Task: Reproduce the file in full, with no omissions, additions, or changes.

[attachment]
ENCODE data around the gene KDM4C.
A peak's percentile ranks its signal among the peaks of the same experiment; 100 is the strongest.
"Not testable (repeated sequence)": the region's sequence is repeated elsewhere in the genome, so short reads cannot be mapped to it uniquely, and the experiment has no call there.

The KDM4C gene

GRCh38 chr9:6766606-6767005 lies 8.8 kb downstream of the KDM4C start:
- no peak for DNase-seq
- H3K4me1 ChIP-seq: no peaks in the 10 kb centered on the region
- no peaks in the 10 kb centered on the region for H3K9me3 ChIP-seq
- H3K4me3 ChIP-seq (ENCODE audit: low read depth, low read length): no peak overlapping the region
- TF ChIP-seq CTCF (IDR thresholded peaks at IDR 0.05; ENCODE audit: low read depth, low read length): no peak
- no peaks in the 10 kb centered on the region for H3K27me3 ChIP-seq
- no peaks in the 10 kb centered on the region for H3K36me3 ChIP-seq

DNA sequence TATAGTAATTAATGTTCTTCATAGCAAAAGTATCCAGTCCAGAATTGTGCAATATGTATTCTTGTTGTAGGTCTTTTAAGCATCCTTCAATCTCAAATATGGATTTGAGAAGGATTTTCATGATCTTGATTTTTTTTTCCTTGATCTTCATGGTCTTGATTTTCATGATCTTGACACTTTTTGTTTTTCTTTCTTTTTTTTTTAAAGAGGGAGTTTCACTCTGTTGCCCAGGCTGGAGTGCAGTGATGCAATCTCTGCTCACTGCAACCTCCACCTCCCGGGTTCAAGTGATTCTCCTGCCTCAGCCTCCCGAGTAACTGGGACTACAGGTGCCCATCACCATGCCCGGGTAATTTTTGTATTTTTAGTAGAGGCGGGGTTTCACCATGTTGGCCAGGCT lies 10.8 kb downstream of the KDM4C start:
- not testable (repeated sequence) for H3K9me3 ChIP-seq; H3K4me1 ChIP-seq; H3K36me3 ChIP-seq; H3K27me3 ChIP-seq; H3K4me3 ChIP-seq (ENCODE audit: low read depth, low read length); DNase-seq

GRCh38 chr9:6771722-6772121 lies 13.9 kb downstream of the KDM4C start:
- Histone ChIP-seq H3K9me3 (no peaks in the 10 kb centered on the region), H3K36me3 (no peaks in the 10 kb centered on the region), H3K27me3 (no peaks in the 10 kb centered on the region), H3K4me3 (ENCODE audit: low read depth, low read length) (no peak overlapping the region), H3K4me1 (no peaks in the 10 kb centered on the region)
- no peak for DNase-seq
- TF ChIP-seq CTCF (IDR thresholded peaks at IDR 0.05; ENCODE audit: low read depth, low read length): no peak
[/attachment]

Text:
ENCODE data around the gene KDM4C.
A peak's percentile ranks its signal among the peaks of the same experiment; 100 is the strongest.
"Not testable (repeated sequence)": the region's sequence is repeated elsewhere in the genome, so short reads cannot be mapped to it uniquely, and the experiment has no call there.

The KDM4C gene

GRCh38 chr9:6766606-6767005 lies 8.8 kb downstream of the KDM4C start:
- no peak for DNase-seq
- H3K4me1 ChIP-seq: no peaks in the 10 kb centered on the region
- no peaks in the 10 kb centered on the region for H3K9me3 ChIP-seq
- H3K4me3 ChIP-seq (ENCODE audit: low read depth, low read length): no peak overlapping the region
- TF ChIP-seq CTCF (IDR thresholded peaks at IDR 0.05; ENCODE audit: low read depth, low read length): no peak
- no peaks in the 10 kb centered on the region for H3K27me3 ChIP-seq
- no peaks in the 10 kb centered on the region for H3K36me3 ChIP-seq

DNA sequence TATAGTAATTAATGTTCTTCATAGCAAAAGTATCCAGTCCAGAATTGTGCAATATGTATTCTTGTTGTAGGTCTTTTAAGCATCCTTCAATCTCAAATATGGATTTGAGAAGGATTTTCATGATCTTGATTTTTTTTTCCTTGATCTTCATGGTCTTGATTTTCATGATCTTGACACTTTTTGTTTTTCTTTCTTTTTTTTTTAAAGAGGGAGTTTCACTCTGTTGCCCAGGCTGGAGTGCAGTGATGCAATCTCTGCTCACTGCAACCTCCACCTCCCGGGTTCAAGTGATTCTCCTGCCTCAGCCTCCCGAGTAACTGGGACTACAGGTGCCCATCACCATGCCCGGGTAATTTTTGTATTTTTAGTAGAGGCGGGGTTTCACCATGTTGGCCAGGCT lies 10.8 kb downstream of the KDM4C start:
- not testable (repeated sequence) for H3K9me3 ChIP-seq; H3K4me1 ChIP-seq; H3K36me3 ChIP-seq; H3K27me3 ChIP-seq; H3K4me3 ChIP-seq (ENCODE audit: low read depth, low read length); DNase-seq

GRCh38 chr9:6771722-6772121 lies 13.9 kb downstream of the KDM4C start:
- Histone ChIP-seq H3K9me3 (no peaks in the 10 kb centered on the region), H3K36me3 (no peaks in the 10 kb centered on the region), H3K27me3 (no peaks in the 10 kb centered on the region), H3K4me3 (ENCODE audit: low read depth, low read length) (no peak overlapping the region), H3K4me1 (no peaks in the 10 kb centered on the region)
- no peak for DNase-seq
- TF ChIP-seq CTCF (IDR thresholded peaks at IDR 0.05; ENCODE audit: low read depth, low read length): no peak